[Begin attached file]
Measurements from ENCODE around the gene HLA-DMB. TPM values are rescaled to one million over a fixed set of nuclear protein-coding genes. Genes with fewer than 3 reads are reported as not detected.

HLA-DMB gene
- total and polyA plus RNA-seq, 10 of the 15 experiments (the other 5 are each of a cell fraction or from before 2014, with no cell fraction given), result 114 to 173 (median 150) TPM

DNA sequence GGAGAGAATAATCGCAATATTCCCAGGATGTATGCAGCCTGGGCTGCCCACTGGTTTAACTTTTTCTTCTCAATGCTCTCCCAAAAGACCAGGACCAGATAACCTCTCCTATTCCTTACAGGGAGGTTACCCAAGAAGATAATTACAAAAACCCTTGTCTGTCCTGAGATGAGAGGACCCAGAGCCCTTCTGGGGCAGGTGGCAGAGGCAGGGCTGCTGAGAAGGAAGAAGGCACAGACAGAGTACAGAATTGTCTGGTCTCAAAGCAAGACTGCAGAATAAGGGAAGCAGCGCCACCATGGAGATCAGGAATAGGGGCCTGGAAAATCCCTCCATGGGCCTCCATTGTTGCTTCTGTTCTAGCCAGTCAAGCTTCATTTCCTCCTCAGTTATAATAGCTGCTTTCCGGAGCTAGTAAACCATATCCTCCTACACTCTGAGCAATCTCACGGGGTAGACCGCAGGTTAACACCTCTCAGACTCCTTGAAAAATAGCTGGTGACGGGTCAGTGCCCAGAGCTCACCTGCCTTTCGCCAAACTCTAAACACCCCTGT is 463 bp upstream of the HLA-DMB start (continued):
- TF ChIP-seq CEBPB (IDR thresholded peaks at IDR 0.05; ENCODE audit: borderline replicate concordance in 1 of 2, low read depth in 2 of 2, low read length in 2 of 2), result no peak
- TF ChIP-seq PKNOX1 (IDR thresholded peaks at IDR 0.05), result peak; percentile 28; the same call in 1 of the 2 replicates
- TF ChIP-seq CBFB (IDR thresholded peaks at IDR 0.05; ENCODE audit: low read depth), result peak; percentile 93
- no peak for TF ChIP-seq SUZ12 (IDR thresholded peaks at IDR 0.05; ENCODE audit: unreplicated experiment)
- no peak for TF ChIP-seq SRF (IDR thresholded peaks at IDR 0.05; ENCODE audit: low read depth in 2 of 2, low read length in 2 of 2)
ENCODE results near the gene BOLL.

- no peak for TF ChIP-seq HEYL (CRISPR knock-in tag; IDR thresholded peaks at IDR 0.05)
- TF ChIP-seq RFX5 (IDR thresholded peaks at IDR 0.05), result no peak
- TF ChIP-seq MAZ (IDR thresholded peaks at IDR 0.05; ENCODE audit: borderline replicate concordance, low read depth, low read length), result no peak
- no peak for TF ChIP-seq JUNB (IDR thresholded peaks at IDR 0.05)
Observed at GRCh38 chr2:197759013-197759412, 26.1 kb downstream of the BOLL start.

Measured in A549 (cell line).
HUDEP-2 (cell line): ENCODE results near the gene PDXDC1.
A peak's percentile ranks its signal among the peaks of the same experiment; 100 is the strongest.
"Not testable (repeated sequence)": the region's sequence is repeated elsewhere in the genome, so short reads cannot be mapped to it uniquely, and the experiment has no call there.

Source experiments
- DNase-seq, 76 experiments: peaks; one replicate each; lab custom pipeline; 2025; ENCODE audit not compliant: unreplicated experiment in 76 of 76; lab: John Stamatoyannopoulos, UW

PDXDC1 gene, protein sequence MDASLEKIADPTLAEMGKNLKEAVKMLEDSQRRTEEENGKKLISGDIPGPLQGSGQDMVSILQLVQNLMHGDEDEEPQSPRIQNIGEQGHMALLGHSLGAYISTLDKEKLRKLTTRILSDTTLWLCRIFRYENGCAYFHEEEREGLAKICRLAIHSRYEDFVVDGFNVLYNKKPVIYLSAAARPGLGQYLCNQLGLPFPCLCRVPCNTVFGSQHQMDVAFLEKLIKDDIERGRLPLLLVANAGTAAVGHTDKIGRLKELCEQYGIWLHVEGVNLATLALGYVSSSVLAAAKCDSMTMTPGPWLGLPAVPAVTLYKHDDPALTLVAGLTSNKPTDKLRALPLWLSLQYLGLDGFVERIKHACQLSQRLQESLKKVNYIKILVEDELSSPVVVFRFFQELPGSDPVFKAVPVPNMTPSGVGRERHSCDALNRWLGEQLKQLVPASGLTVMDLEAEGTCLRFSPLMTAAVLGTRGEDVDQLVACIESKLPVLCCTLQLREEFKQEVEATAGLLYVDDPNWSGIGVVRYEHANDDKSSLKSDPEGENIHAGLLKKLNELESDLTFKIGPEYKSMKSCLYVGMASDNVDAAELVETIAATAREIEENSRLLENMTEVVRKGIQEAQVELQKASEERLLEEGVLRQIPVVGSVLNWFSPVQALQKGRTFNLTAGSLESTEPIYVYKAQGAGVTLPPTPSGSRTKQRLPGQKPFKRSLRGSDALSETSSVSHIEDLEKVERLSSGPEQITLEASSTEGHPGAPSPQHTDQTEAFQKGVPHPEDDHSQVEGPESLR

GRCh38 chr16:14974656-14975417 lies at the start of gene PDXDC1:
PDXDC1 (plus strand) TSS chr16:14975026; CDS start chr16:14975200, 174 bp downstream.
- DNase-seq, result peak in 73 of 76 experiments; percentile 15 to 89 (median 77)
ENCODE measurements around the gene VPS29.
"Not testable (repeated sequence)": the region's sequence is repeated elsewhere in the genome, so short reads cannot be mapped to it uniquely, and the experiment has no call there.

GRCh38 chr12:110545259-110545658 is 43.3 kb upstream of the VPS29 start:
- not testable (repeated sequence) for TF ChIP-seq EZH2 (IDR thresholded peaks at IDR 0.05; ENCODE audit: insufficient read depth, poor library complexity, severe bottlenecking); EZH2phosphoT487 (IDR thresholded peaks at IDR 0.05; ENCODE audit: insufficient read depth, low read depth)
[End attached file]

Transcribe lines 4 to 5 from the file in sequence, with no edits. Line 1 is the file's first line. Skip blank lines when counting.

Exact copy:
DNA sequence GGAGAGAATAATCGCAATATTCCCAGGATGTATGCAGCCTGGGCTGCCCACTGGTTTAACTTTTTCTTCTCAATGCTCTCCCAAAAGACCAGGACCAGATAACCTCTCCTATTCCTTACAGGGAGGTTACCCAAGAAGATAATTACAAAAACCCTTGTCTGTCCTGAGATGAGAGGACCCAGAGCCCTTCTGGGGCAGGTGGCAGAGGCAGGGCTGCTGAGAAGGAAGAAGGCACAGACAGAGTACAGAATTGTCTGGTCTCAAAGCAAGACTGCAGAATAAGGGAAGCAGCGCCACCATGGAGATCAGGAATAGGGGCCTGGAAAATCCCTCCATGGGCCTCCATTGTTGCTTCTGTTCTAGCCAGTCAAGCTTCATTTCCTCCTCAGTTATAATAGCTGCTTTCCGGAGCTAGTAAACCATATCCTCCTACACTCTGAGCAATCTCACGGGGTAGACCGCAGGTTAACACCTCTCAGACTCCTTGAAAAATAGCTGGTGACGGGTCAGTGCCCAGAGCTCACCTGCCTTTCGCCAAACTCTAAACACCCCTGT is 463 bp upstream of the HLA-DMB start (continued):
- TF ChIP-seq CEBPB (IDR thresholded peaks at IDR 0.05; ENCODE audit: borderline replicate concordance in 1 of 2, low read depth in 2 of 2, low read length in 2 of 2), result no peak